some that I highly respect, but I would never be able to take the stress of
constantly pretending to be someone other than who I am. I will not hide or
lie
about my life, because to me that would mean I am ashamed of who I am. For
this
reason, I made sure to send my child to a school where spiritual diversity is
encouraged. Yes, I would probably feel differently if i worked with a bunch of
violent rednecks (the restaurant business was pretty darn close to that, but I
was young and even more idealistic and foolishly brave). But if I worked with a
bunch of violent rednecks then I'd probably go find a different job; quality of
life matters in the workplace. It does take extra effort to educate people (if
I'm not able to truly educate them about my religion, then at least to educate
them that civilized people do not openly disrespect others' beliefs), but then
I
know I'm leaving behind a slightly more educated world.

---------------------------------

You need to think long and hard about it, but if you feel it’s time to come out
of the workplace broom closet, the following should help:

1. Know Thy Co-Workers. How do they treat "different" people? Are they
open-minded? If your boss is a born-again Christian, chances are he or she will
not be happy to learn of your religious beliefs. Then again, it may not be a
problem. There was a born-again at my previous job who did not change her
opinion towards me when she found out and even gave me a gift when I left the
company (no, it wasn’t a Bible!). But let’s face it—that’s not the norm with
fundamentalists. They can be pretty unyielding and judgmental. I was just
lucky.
So, if you need your job and there are people in control who fit this profile,
you may want to think twice about coming out.


2. Use Discretion. Don’t walk into a job interview with pentagrams blazing
(unless you’re interviewing for a position in an occult shop). You may argue
that’s if it’s OK for people to wear their crosses and Stars of David, its OK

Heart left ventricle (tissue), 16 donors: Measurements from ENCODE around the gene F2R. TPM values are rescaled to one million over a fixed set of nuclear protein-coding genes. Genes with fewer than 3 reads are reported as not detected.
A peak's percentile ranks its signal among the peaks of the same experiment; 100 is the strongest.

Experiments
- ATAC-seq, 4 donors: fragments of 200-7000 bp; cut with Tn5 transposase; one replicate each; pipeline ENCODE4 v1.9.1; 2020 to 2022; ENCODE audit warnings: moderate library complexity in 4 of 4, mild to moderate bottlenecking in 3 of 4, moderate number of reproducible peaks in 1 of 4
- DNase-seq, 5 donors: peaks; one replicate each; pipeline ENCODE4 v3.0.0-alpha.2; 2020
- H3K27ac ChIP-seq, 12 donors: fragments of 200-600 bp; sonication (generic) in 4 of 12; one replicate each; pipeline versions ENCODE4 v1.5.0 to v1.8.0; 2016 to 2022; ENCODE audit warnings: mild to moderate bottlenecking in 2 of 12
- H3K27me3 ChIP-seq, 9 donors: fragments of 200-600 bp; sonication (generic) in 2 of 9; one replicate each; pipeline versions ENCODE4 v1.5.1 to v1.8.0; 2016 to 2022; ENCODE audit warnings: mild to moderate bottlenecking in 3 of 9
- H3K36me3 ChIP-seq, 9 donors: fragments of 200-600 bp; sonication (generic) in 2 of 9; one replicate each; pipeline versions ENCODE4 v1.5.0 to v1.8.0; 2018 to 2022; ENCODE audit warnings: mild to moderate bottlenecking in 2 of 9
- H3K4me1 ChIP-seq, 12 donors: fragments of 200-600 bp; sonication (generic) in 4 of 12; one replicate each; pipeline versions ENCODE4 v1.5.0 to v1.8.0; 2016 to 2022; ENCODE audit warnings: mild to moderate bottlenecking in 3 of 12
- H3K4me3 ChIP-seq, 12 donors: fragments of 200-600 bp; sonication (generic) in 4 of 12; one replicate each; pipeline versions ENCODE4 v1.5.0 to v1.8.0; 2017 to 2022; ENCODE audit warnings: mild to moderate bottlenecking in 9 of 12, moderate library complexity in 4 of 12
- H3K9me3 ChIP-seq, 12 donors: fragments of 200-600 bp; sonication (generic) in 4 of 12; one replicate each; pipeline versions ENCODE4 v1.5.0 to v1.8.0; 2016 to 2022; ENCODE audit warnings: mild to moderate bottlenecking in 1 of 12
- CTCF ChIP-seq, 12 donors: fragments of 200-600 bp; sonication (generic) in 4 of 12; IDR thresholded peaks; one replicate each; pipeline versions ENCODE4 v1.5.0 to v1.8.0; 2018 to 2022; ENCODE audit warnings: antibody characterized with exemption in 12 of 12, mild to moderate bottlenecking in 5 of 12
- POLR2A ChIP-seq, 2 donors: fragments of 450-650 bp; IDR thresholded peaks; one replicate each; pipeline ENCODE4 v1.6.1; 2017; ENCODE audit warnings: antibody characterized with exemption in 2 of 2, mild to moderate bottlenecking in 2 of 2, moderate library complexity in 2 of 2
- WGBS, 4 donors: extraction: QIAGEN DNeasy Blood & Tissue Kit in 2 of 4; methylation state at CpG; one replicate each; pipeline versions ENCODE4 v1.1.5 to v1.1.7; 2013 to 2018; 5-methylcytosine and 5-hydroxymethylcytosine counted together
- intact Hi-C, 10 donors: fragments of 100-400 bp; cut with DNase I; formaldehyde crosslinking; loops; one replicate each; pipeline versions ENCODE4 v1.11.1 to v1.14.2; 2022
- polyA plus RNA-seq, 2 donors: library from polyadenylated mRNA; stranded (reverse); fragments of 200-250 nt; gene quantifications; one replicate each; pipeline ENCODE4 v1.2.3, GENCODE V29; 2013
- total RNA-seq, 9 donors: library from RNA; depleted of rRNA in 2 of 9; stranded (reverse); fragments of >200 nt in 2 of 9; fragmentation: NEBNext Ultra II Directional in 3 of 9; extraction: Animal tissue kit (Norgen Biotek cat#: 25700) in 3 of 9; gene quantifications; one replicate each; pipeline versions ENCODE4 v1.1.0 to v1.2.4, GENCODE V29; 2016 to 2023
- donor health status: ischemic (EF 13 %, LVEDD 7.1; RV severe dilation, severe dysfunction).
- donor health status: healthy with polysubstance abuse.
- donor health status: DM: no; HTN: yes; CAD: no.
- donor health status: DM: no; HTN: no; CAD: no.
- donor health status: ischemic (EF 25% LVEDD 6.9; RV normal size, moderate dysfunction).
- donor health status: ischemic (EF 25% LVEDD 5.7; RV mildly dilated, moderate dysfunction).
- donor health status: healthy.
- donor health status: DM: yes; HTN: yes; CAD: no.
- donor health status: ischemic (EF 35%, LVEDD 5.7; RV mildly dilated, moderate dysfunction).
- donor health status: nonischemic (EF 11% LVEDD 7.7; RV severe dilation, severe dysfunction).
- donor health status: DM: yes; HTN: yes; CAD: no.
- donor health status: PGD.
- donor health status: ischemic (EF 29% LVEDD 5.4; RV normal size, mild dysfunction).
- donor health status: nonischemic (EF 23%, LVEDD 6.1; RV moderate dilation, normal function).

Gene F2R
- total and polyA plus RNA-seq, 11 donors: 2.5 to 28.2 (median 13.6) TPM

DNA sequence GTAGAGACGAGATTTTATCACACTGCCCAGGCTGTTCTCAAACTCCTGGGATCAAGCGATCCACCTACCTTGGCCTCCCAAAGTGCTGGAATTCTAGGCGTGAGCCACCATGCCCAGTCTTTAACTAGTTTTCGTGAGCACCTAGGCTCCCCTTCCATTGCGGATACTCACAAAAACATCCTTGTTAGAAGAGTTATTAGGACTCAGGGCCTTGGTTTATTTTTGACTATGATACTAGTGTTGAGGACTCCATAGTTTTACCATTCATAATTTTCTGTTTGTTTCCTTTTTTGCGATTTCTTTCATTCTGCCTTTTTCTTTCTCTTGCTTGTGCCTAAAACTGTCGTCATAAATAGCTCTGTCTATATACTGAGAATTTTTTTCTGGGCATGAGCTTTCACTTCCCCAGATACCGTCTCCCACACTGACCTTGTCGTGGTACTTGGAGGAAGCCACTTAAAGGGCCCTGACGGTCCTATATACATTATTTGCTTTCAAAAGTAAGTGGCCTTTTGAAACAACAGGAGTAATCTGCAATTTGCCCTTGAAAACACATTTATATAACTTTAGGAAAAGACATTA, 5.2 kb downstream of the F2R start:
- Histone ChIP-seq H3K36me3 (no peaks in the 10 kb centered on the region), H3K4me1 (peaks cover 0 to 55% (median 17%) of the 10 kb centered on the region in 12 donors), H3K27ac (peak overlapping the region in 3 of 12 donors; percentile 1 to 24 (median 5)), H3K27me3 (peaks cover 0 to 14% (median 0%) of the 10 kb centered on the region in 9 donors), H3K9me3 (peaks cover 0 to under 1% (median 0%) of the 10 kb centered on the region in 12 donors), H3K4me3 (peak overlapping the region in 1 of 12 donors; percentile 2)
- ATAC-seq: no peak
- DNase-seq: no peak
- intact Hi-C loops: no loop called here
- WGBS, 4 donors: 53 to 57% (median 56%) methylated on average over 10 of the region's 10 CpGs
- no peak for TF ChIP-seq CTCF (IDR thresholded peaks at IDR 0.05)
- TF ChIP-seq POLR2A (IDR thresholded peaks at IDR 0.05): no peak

for you to wear your pentagram. Theoretically, you’re right—but let’s face it,
unless your interviewer is Pagan, he or she will probably think you’re a devil
worshiper. Keep the pentagram under wraps until they get to know YOU. Then,
little by little, you can let your true self emerge. If you’ve been at your job
a while and feel that now is the time to come forward, do it in a subtle way.
In
my case, I hung a Witches’ calendar behind my desk. People were intrigued, and
started asking questions. It was that simple.


3. Be Prepared for Reactions. Some people may be perfectly fine with your
disclosure, others may be horrified. Either way, you will have some explaining
to do, because everyone will be curious. You’ll get a lot of facetious
questions: "Where’s your broom?" "Can you put a spell on my ex-boyfriend?" and
so on. Try to be gracious, even though it may be hard. They really don’t know
any better. It’s up to you to educate them. And the way you react could make or
break their opinions of Witches in general. I know, it’s not fair for you to
carry that burden, but let’s face it—the only Witch that most of them will ever
know is you!

Dream Catchers

An ancient Chippewa tradition
The dream net has been made
For many generations
Where spirit dreams have played.

Hung above the cradle board,
Or in the lodge up high,
The dream net catches bad dreams,
While good dreams slip on by.

Bad dreams become entangled
Among the sinew thread.
Good dreams slip through the center hole,
While you dream upon your bed.

This is an ancient legend,
Since dreams will never cease,
Hang this dream net above your bed,
Dream on, and be at peace.